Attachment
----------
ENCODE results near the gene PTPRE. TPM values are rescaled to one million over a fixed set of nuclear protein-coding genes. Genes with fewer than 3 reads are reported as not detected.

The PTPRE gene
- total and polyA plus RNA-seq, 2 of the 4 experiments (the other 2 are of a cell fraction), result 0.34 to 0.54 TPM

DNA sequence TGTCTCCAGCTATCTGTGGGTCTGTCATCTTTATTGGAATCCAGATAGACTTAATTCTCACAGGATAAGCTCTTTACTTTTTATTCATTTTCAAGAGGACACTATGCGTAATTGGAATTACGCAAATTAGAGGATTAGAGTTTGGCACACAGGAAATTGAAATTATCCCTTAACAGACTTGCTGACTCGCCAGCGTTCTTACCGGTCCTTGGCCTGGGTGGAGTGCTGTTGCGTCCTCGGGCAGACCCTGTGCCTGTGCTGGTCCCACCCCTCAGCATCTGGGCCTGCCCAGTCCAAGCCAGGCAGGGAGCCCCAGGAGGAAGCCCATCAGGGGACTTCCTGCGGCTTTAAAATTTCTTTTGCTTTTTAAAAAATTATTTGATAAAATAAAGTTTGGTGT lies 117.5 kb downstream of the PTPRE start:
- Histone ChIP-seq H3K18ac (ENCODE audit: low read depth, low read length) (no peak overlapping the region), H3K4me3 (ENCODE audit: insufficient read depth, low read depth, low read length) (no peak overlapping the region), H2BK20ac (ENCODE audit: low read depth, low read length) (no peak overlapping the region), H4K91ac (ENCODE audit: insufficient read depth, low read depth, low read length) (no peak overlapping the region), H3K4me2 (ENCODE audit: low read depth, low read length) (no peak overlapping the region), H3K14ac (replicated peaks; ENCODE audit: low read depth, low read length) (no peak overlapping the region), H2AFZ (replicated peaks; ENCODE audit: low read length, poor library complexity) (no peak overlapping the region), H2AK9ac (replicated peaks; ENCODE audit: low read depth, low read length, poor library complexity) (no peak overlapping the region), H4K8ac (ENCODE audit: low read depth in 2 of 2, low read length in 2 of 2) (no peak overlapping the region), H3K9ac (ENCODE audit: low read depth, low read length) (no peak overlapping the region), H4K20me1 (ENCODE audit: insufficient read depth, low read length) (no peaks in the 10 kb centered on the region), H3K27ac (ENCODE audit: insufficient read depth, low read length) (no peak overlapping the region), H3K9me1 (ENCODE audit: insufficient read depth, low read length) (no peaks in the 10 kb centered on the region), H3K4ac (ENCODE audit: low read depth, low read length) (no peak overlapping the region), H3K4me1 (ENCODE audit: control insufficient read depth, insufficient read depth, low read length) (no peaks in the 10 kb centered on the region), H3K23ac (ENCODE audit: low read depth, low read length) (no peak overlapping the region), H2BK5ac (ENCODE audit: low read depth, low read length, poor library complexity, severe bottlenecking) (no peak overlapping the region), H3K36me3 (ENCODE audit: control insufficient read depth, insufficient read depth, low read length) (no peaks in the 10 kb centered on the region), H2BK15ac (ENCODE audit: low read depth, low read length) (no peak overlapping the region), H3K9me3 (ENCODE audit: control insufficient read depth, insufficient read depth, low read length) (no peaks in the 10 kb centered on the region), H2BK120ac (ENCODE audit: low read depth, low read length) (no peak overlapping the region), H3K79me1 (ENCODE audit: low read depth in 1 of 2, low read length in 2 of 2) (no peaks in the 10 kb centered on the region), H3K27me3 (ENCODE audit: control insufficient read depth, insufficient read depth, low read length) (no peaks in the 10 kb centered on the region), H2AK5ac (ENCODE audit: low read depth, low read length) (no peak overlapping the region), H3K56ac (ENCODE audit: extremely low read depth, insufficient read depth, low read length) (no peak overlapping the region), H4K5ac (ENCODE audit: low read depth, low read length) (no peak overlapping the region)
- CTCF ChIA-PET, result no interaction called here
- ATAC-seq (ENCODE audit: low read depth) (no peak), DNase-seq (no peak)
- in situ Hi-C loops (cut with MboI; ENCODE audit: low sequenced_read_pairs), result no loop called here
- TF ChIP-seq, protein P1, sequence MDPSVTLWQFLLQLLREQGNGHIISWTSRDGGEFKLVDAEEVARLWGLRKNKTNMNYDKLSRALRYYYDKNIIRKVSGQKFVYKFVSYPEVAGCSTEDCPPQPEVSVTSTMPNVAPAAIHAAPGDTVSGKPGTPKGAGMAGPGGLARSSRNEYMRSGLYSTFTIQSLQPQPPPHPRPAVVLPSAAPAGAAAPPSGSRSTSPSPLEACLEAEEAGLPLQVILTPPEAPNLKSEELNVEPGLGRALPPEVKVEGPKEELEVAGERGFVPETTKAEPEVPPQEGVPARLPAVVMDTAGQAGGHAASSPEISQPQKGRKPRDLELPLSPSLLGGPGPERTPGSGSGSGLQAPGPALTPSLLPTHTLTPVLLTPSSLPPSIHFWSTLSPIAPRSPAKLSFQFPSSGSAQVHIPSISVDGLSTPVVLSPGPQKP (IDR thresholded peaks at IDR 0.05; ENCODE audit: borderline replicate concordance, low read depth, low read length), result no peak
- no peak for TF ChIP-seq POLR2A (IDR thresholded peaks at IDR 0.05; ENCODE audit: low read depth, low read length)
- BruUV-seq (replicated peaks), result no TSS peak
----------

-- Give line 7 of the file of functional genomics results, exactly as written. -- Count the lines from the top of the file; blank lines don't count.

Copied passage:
- ATAC-seq (ENCODE audit: low read depth) (no peak), DNase-seq (no peak)